United States Ambassador to Peru Krishna R. Urs, United States Ambassador-at-Large to Monitor and Combat Trafficking in Persons John Cotton Richmond, and Vice Minister of Interior for Public Safety Nataly Ponce Chauca, commemorated the launch of activities to implement the U.S. – Peru Child Protection Compact (CPC) Partnership. The CPC Partnership was signed in 2017 to strengthen efforts to combat child trafficking in Peru and is the first of its kind in the region.
The State Department’s Office to Monitor and Combat Trafficking in Persons (TIP Office) led the negotiations for the United States and awarded $5 million to implementing partners: The International Labor Organization (ILO) and Centro Yanapanakusun. Peru’s Multisectoral Commission Against Trafficking in Persons and Smuggling of Migrants (Multisectoral Commission) led the CPC Partnership negotiations for the Government of Peru and pledged at least eight million soles to support the partnership’s objectives and increase personnel of the member entities of the Multisectoral Commission. The ILO Office of Andean Countries Director Philippe Vanhuynegem, and Centro Yanapanakusun Program Coordinator Pilar Contreras participated in the activities implementation launch.
The governments of the United States and Peru have committed to working collaboratively in Peru over the four-year implementation period to achieve improved and sustainable policies and practices to meet the CPC Partnership’s objectives. Activities will be focused primarily in Metropolitan Lima, Cusco Region, and Loreto Region, while certain activities may be conducted in other regions.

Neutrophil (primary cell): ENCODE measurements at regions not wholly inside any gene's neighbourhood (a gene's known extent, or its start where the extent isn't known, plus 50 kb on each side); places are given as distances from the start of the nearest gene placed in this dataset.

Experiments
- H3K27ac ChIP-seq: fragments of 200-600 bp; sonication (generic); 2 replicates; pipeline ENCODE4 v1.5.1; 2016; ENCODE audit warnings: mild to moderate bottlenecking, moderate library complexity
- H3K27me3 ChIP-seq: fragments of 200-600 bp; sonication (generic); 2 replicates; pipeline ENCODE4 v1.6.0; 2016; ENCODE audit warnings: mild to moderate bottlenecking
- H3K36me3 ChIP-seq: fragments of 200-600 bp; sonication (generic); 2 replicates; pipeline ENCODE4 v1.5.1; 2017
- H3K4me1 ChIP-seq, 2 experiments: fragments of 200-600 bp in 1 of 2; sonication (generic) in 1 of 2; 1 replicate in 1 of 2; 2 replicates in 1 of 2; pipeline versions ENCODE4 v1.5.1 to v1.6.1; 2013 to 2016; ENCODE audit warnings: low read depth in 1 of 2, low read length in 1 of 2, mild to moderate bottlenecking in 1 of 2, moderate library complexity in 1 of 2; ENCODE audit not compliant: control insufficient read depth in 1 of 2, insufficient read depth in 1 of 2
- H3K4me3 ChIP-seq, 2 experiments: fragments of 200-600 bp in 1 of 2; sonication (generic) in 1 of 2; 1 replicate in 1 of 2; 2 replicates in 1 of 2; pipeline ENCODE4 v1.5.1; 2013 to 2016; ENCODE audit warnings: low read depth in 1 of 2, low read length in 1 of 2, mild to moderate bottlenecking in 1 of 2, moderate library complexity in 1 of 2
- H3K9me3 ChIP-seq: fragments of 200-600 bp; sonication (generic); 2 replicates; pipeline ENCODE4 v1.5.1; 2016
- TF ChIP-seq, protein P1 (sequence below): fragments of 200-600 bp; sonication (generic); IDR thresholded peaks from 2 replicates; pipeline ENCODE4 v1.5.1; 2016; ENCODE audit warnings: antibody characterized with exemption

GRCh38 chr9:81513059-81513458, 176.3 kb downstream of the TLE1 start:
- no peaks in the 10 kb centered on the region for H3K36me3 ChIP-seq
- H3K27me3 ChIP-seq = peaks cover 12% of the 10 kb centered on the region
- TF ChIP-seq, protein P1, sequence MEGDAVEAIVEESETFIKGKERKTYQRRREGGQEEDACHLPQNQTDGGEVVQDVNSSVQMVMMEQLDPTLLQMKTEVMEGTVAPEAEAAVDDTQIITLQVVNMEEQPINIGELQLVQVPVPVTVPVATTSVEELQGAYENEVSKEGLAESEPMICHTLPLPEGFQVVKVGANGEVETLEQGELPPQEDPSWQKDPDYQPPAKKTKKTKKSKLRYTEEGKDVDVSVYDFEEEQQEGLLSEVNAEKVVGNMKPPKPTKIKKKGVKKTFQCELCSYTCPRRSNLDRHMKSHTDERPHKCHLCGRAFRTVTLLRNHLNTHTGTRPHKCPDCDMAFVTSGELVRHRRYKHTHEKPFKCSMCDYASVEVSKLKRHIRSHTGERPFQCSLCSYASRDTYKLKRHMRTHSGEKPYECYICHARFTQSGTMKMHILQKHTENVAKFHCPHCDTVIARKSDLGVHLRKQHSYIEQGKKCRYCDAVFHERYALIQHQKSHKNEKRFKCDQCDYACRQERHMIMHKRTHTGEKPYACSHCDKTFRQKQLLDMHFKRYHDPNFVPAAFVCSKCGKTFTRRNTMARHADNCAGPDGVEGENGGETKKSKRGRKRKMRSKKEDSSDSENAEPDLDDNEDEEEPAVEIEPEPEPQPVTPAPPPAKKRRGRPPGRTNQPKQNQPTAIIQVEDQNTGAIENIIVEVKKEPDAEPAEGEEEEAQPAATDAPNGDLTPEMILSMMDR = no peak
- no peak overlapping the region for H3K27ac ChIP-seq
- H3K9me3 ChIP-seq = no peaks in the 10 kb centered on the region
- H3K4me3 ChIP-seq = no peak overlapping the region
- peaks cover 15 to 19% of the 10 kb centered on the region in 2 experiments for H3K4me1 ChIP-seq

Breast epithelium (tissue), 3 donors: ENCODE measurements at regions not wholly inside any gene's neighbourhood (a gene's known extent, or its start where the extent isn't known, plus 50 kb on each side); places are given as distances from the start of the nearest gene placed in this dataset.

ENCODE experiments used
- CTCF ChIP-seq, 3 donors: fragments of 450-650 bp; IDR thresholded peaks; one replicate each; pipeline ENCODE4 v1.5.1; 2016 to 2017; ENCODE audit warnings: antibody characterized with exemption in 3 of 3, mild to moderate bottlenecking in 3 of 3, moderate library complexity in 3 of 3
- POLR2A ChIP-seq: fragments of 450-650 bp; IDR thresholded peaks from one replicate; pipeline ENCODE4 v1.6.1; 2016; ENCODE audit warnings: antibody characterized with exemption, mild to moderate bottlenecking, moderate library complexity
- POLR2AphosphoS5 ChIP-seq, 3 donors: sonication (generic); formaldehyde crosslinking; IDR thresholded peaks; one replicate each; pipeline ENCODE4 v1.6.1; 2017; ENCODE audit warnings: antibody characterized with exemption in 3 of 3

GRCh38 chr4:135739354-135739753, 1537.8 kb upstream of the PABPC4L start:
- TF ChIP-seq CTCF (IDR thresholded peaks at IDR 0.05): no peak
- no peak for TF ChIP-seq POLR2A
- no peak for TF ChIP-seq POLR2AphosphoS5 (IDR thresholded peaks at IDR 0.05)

In his remarks, Ambassador Urs noted: “Today’s event is the culmination of over a year of collaboration between our governments, and celebrates the implementation of a four-year partnership between the United States and Peru to combat a horrific crime as is that of child trafficking. Our shared fight against human trafficking is a critical component in our combined efforts to neutralize transnational crime.
CPC Partnership implementing partners ILO and Centro Yanapanakusun, and sub-recipients Capital Humano y Social Alternativo (CHS) and Instituto de Defensa Legal, have begun working collaboratively with Peruvian officials at the national, regional, and local levels to build on existing efforts to prosecute and punish perpetrators of child trafficking, identify child trafficking victims and coordinate the provision of comprehensive protective services, and prevent child trafficking from occurring.
Through the CPC, the ILO is supporting criminal justice officials to increase accountability for child traffickers, including through enhancing proactive investigations, improving investigative techniques, and increasing the effectiveness of prosecutions. The ILO will also promote victim-centered, trauma-informed approaches to enhance collaboration between criminal justice officials and social service providers.
The ILO, Centro Yanapanakusun, and the sub-recipients will work with stakeholders across government sectors, as well as local community members in Cusco, to improve their ability to identify and appropriately refer suspected cases of child trafficking for investigation and protection.
Centro Yanapanakusun will organize and mobilize resources from civil society and municipal governments to strengthen child trafficking prevention for populations at high risk in the Cusco region. Working directly with communities most affected by child trafficking, Centro Yanapanakusun will establish alliances with key local actors, including traditional authorities, local governments, and schools to increase awareness of anti-trafficking policies and protocols and develop strategies and tools for prevention.
In addition, the ILO and CHS will build the capacity of state shelters to provide enhanced services to child trafficking victims.